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At the same time that the federal program faces an uncertain future, the president’s Florida estate is covered by it.

Mar-A-Lago, Donald Trump’s Palm Beach, Florida estate and club, has a flood insurance policy through NFIP. The National Flood Insurance Program is the controversial program selling coverage to policies traditionally refused by private insurers due to high risk.

The Mar-A-Lago mansion and other buildings were shuttered and empty following a mandatory evacuation order.

Should President Donald Trump’s estate have suffered flood damage from Hurricane Irma, it is covered by NFIP. The Federal Emergency Management Agency (FEMA) runs the National Flood Insurance Program. The Huffington Post reported that a FEMA spokesperson confirmed that the president’s property coverage through the federal program.

The program makes it possible for the most vulnerable properties to purchase flood insurance policies when they are located in zones prone to flooding and when their vulnerability typically causes them to be refused coverage elsewhere.

The NFIP coverage is paid for at its full risk rate, based on its actual chances of suffering a damaging flood.

Mar-a-Lago NFIPThe policy is insured to the Donald J. Trump Revocable Trust and the Trump Organization. This flood insurance coverage is not subsidized and has full risk rate classification for the level of flooding potential for that zone, said the FEMA spokesperson. The program does allow for subsidies for older properties, which means that the owners pay less than what the full flooding risk would reflect. The reason for the flooding is to make the coverage more affordable to property owners. These subsidies are not applied to Mar-A-Lago.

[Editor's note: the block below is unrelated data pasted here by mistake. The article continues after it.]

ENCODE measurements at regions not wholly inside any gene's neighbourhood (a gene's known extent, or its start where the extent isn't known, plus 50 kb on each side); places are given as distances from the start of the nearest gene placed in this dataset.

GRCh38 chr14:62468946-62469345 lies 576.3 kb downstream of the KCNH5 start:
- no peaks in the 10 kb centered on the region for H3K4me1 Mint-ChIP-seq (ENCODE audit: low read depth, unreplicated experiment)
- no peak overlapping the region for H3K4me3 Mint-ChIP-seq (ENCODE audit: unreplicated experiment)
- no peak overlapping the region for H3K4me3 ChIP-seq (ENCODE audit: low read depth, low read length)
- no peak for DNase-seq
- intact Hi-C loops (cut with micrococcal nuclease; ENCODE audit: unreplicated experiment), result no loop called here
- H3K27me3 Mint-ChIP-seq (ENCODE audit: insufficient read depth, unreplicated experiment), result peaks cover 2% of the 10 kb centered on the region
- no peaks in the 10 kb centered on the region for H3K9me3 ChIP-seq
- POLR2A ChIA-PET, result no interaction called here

The federal flood insurance program coverage has a range of different rates for its policies. Though it was set to expire at the end of September, President Trump signed legislation last week that provides it with a temporary extension.

The NFIP has been a controversial topic for years and has experienced considerable criticism for the costs of liabilities it covers. Moreover, its premiums are consistently inadequate to cover the insurance payouts. It has now accumulated a debt of about $25 billion to the U.S. Treasury. That figure doesn’t include the payouts it will face for Hurricane Harvey and Hurricane Irma.

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